The Starcraft user interface received a makeover since the initial Starcraft II: Wings of Liberty release. Friends can watch replays of games together and discuss strategies at the same time. Players can also download professional gamer game packs and take control of their favorite player’s army in the middle of a battle and see how they fare. A new clan system with clan tags has been implemented, allowing friends to join together and have their own chat channels. The interface also features a leveling system for players, rewarding active users with unlockable portraits, skins, and animations for units. For example, the marine portrait is unlocked for users that win 10 ranked or unranked games as Terran. The Viking dance animation unlocks for reaching level 15 Terran. The mutant strain for zerglings enables after Zerg level 30. Lastly, Blizzard made the selection screens more community based, with links to current Major League Gaming broadcasts.
Though it may not seem like it, Starcraft enjoys a wide online and offline community. Large-scale MLG tournaments are hosted about four times a year, with Starcraft as one of the main events. They are hosted in large venues where spectators from everywhere come to watch their favorite gamers compete. The atmosphere during games is tense; commentators excitedly describe the match as live footage from games is broadcast online and projected on screens for spectators to watch. In addition, many websites host resources for fans and players alike to share their Starcraft love. One website in particular, TeamLiquid.net, hosts content for a variety of games, including League of Legends, Defense of the Ancients 2, and Starcraft. Links to popular players that stream are featured, and the site also hosts forums and news for everyone to view and contribute. Though already large, this sense of community is something that the Starcraft scene has been needing all these years. However, with the release of Heart of the Swarm, Blizzard has succeeded in revitalizing its interest.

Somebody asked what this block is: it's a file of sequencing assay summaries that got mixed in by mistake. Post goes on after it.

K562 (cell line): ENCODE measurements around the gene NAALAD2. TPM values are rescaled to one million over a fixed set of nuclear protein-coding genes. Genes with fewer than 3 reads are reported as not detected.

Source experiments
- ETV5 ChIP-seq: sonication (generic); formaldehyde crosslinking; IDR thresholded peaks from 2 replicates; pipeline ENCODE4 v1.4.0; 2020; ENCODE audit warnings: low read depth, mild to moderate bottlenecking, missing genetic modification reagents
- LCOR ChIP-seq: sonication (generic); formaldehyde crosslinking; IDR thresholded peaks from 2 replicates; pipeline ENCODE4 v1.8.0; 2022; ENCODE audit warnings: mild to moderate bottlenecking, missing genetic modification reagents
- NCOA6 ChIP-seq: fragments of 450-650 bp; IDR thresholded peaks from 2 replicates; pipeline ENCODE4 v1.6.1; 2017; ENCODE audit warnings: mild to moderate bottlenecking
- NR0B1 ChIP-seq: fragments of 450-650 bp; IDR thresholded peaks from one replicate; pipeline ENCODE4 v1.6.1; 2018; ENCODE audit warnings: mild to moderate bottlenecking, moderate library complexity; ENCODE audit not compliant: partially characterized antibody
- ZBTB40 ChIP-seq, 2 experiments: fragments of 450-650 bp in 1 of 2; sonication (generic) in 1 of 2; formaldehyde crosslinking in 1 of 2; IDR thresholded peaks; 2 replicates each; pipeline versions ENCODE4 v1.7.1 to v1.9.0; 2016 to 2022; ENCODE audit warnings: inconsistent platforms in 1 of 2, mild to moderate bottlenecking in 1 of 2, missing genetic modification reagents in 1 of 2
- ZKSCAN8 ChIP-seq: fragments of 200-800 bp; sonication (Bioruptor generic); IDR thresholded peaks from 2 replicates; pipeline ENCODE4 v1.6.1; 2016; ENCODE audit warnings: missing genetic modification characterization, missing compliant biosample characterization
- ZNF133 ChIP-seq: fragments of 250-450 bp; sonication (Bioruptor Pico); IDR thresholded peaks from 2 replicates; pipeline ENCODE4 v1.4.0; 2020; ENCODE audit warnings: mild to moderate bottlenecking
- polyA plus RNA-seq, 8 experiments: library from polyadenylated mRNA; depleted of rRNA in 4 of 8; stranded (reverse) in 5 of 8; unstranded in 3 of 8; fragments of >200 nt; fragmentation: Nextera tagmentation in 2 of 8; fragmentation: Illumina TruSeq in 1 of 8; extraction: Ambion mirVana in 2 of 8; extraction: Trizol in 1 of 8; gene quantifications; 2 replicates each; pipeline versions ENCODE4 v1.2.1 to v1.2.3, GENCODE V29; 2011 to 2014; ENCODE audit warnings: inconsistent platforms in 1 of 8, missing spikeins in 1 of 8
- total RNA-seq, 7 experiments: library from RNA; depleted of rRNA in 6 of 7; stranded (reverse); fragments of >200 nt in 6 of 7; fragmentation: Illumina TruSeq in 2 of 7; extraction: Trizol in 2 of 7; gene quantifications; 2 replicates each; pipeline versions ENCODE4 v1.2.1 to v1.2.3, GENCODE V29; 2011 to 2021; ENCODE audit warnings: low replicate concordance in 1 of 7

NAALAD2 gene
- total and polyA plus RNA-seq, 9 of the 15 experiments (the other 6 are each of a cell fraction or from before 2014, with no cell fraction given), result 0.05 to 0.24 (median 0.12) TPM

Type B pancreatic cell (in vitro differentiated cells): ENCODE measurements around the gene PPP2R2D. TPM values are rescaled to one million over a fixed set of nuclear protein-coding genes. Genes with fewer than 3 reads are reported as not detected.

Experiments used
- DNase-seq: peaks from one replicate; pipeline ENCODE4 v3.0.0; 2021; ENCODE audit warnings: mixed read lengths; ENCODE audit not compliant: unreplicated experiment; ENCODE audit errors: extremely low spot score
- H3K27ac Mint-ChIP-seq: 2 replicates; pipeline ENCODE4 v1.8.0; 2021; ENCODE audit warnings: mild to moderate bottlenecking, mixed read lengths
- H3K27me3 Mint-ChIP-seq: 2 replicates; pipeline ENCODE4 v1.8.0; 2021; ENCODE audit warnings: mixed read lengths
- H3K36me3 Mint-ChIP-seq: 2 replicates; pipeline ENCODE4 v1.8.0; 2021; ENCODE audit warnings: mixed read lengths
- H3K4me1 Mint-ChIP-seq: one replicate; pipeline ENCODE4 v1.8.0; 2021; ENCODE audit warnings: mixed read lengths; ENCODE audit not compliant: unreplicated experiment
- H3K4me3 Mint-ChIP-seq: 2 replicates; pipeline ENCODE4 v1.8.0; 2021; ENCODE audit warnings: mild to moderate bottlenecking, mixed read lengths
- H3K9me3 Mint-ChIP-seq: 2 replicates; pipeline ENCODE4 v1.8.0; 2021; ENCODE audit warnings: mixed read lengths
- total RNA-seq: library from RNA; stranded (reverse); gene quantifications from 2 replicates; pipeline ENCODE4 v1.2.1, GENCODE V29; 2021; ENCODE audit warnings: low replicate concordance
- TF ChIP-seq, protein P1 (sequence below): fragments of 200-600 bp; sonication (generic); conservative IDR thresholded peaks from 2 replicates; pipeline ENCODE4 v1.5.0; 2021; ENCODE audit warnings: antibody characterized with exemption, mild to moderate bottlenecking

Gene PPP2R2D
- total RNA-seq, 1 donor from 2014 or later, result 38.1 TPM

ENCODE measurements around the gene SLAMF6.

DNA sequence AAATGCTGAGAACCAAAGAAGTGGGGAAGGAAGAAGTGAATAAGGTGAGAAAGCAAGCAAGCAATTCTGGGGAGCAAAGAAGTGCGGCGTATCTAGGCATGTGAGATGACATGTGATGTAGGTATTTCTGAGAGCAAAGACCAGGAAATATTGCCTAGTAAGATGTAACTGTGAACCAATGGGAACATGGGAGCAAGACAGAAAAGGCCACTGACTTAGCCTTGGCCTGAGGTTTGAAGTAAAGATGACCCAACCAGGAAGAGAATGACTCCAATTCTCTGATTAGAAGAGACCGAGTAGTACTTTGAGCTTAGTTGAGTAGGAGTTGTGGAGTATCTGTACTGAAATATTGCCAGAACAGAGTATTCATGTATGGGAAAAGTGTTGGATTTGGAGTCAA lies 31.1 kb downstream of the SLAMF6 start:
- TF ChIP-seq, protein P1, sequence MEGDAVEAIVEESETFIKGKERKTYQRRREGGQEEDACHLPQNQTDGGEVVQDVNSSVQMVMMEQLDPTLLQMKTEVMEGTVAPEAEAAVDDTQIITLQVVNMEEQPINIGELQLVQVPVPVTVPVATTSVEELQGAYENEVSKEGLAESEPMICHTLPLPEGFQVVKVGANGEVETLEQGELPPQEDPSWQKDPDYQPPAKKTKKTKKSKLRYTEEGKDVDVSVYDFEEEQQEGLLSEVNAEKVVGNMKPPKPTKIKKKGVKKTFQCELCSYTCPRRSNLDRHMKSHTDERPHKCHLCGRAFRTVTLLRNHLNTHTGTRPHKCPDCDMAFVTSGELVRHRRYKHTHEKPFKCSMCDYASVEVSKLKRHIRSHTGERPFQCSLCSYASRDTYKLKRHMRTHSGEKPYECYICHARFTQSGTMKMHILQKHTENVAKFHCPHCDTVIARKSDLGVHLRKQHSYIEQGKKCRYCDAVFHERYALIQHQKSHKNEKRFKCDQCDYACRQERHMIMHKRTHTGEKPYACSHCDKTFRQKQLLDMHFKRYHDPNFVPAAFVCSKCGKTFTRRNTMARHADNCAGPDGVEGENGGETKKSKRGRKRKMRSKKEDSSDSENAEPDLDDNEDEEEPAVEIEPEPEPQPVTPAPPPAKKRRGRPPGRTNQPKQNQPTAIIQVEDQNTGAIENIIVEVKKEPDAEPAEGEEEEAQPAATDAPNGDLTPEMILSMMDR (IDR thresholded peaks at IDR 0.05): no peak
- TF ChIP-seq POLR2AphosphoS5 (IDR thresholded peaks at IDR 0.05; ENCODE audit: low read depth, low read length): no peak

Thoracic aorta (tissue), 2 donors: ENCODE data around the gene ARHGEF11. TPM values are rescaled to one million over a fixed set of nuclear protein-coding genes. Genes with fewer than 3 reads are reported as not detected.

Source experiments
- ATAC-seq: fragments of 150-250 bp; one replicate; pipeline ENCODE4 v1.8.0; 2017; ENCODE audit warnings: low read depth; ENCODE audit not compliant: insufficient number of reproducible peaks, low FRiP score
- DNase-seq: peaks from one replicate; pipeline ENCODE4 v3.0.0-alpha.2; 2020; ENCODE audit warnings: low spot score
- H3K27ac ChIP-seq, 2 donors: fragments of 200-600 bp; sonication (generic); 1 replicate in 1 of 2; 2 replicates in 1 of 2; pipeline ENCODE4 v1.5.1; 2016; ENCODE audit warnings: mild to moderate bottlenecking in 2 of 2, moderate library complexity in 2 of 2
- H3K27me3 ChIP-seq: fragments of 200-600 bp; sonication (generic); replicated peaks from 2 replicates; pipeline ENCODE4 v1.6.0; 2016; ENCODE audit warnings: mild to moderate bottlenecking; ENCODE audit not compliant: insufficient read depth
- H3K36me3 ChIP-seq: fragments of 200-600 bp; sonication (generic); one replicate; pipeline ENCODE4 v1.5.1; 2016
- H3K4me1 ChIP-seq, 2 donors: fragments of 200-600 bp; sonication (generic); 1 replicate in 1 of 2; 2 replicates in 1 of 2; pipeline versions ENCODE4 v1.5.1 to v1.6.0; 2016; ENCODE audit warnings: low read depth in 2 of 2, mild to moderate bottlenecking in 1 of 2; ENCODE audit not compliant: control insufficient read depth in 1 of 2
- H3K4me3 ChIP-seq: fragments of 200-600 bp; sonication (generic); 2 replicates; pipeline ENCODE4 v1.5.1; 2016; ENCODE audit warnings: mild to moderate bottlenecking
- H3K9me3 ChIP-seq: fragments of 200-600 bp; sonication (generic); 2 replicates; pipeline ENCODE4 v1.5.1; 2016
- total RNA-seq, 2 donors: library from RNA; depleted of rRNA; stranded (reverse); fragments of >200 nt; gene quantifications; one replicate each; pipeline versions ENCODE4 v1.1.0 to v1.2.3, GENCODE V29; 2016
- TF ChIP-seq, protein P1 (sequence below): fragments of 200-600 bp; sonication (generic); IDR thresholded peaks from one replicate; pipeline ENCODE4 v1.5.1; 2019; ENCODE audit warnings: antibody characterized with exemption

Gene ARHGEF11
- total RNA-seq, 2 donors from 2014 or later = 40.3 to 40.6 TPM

My belief is that this new release is the perfect opportunity for those that didn’t know anything about Starcraft to get started. In fact, since February, the number of subscribers to the Starcraft subreddit on Reddit has risen about 20,000 from its original 120,000. The game needed a jolt like this to pull prospective players in and experience the joy that is Starcraft. The campaign and storyline are great, but the most fun I’ve had is in the multiplayer aspect. Throughout the times I’ve been playing, many epic battles with my friends stand out. I remember all those times I’ve won games because I’ve learned from past mistakes. I’ve discovered that one has to have quick feet and think accordingly. Should I invest in a strong economy for a better advantage later on, or should I attack early and punish my opponent’s investment? Do I attack from the high cliffs or should I bait my enemy into attacking me? These choices make all the difference in a match. I own many games, whether on Steam or other titles, but I’ve never experienced anything like Starcraft. It’s a real and fun learning experience. There is no feeling quite like outmaneuvering and outthinking your opponent with superior foresight. So to all the new players out there, you are about to embark on loads of fun that will keep you entertained for times to come.